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About Solinea

Solinea services help enterprises build step-by-step modernization plans to evolve from legacy infrastructure and processes to modern cloud and open source infrastructure driven by DevOps and Agile processes.

Better processes and tools equals better customer (and employee) satisfaction, lower IT costs, and easier recruiting, with fewer legacy headaches.



Part 2 of a series: Technology and Security


Security Obstacles


Like the infrastructure aspect, Cloud security can be viewed as familiar technical measures with a new operational approach. The biggest problems arise from assuming the old familiar approach will fit. Here are some of the common failed approaches to a successful cloud adoption:

Security as Police. The security team see their role as policing established security conventions rather than as contributors to a new cloud security architecture. This leads to a weaker architecture and missed opportunities to improve the security model. It may also result in the entire cloud being boxed in as an ‘Application’ under the existing security model. Failure to adapt policy. The existing security policy extends to specific technical measures (legacy security products) and these do not fit the cloud model. An example might be a specific firewall product with no compatible FWaaS API. The policy may also require a single manual workflow and no automation. Involved too late. The security team does not get fully involved until implementation time, after technology choices and architecture are fixed. At this stage it is too late to create a security architecture that will enable the intended use cases for the cloud.

These approaches can lead to the following problems: Failure to deliver on objectives and improve KPIs. The intended use cases cannot be performed with automation resulting in a cloud that operates exactly the same as the legacy infrastructure it was intended to replace. The cloud platform scope becomes constrained, limited to low-value use-cases or a small group of users because of failure to incorporate an enterprise security architecture.

Solution: Bring in Governance and Security Teams Early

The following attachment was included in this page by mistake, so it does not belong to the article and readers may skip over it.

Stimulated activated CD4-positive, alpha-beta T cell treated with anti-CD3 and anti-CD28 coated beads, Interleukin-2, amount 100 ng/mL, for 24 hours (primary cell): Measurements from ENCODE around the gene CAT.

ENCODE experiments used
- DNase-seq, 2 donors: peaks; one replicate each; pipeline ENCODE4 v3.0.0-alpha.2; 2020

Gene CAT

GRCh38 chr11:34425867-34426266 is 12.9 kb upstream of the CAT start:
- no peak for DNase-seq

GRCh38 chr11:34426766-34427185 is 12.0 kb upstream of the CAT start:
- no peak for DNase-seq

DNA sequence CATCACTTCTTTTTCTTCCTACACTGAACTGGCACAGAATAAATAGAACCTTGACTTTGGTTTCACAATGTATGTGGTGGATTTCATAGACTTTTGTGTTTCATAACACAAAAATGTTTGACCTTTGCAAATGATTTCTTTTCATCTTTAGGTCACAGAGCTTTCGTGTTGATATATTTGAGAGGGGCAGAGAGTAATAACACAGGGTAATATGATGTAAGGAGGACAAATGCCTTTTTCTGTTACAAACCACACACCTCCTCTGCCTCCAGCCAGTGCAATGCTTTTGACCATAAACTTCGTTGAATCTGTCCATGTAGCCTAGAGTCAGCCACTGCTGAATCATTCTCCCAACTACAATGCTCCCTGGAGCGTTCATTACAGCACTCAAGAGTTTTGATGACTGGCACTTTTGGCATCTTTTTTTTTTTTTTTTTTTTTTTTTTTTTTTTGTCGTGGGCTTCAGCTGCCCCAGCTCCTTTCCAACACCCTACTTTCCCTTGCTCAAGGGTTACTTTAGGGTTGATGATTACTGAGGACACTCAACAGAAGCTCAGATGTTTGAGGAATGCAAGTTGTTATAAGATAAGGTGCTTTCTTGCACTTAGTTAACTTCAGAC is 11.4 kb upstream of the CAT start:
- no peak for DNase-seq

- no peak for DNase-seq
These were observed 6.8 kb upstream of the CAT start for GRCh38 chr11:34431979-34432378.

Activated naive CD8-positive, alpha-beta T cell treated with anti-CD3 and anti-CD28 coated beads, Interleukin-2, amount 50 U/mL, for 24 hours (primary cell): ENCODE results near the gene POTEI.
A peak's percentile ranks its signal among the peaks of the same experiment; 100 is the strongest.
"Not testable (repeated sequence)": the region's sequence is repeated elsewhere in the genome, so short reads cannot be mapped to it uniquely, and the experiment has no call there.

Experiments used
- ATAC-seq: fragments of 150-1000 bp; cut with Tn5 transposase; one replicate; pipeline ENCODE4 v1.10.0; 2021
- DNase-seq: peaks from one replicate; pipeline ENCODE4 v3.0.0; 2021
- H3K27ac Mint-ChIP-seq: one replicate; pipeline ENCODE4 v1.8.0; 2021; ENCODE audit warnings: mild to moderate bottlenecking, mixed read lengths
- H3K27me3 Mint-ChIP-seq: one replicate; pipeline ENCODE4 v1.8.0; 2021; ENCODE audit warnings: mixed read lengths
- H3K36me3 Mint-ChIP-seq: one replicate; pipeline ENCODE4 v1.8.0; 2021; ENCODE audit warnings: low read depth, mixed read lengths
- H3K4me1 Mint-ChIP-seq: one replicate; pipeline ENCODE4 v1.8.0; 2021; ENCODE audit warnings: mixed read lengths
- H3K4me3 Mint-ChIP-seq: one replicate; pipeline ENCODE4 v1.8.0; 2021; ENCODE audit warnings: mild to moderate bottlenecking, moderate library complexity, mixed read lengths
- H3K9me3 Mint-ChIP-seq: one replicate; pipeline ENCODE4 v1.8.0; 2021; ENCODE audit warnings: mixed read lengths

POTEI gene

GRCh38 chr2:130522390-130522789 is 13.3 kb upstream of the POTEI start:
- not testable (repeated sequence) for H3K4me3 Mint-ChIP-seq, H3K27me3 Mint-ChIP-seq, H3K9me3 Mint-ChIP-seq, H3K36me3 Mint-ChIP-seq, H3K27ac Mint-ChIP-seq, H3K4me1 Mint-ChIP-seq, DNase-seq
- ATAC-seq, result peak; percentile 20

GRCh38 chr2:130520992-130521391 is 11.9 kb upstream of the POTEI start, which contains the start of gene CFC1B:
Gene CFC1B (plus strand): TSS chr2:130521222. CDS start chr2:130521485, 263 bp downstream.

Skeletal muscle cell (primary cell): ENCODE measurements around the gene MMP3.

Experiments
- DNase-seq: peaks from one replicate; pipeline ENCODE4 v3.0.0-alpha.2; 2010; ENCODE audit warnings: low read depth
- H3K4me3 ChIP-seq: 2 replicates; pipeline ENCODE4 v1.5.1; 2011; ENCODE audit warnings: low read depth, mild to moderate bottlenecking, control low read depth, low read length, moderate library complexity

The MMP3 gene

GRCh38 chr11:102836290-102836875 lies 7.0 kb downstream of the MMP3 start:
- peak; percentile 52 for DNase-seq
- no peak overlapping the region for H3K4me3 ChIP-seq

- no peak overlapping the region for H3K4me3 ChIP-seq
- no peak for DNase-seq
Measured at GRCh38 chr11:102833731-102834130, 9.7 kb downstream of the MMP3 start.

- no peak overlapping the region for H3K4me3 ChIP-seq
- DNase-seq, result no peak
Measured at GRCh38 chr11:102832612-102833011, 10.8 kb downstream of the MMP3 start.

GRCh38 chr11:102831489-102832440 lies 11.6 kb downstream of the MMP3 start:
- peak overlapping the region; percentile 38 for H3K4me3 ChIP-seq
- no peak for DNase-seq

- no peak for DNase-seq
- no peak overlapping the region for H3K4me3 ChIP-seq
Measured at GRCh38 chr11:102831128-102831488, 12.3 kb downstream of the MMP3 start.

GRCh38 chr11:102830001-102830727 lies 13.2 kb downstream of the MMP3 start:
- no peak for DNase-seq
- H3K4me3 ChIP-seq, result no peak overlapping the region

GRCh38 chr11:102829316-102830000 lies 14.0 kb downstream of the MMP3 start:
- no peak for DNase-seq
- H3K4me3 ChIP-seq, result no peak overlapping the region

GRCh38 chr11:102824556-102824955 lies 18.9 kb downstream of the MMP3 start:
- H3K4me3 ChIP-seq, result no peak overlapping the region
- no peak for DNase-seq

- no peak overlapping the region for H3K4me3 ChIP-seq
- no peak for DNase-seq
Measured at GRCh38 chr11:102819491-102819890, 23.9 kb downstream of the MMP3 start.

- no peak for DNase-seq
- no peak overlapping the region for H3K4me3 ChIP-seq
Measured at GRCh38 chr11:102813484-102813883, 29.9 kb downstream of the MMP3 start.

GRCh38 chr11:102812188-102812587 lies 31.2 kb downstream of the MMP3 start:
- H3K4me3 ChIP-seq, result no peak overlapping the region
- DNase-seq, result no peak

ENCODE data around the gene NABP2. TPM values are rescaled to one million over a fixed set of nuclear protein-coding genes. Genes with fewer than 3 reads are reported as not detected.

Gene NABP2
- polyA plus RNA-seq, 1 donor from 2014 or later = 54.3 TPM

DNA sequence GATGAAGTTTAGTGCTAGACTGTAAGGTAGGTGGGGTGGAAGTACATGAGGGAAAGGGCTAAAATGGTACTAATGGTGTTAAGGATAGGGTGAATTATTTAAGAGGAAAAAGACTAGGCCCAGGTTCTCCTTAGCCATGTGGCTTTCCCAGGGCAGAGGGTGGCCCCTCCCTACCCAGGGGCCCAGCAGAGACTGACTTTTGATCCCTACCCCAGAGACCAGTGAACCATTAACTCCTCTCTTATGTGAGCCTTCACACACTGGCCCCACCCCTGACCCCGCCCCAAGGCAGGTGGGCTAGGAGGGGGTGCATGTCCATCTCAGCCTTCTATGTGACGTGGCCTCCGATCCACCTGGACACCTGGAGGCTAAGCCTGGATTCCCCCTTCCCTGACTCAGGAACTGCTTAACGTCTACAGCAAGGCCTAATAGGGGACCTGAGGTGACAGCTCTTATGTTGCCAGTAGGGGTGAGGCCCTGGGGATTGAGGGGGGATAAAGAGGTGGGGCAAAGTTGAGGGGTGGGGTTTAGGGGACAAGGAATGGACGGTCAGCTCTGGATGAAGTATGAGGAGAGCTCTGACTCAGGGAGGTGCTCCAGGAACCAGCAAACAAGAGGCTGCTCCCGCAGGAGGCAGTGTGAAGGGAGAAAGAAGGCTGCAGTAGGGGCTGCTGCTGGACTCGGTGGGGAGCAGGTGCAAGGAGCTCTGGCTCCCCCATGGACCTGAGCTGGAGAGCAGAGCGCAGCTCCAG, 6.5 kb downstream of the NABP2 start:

The challenge is to make security a part of the whole picture and integral to the success of the project. In many enterprises the security teams only deliver and enforce security solutions. For building cloud platforms, security is an essential aspect of the overall design.

The solution is to bring the security architect role into the development of the overall cloud platform architecture, participating in the same methodology described above alongside governance, development and infrastructure.

For OpenStack clouds there are many resources for IT security teams. The OpenStack project has a strong security focus with a dedicated security team focusing on securing the OpenStack Cloud platform. They help maintain the OpenStack Security Guide along with vendors and experiences users of the platform.

Check back for our follow-up post where we will summarize some fundamental security. 


Solinea specializes in 3 areas: 

  • Cloud architecture and infrastructure design and implementation, with a specific focus on OpenStack – We have been working with OpenStack since its inception, wrote the first book on how to deploy OpenStack, and have built numerous privateand public cloud platforms based on the technology.
  • DevOps and CI/CD Automation – Once we build the infrastructure, the challenge is to gain agility from the environment, which is the primary reason people adopt cloud. We work at the process level and tool chain level, meaning that we have engineers that specialize in technologies like Jenkins, Git, Artifactory, Cliqr and we build these toolchains and underlying processes so organizations can build and move apps more effectively to the cloud.
  • Containers and Microservices – Now enterprises are looking for ways to drive even more efficiencies, we help organizations with docker and kubernetes implementations – containerizing applications and orchestrating the containers in production. 

The post Avoiding Obstacles to Cloud Adoption – Part 2 appeared first on Solinea.

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Avoiding Obstacles to Cloud Adoption – Part 1 https://solinea.com/blog/avoiding-obstacles-cloud-adoption-part-1 Sat, 23 Jul 2016 04:25:11 +0000 https://solinea.com/?p=2024 Problems with adopting cloud computing models have received plenty of coverage in recent years, however there is also a large and growing number of success stories; it is definitely possible to do it right.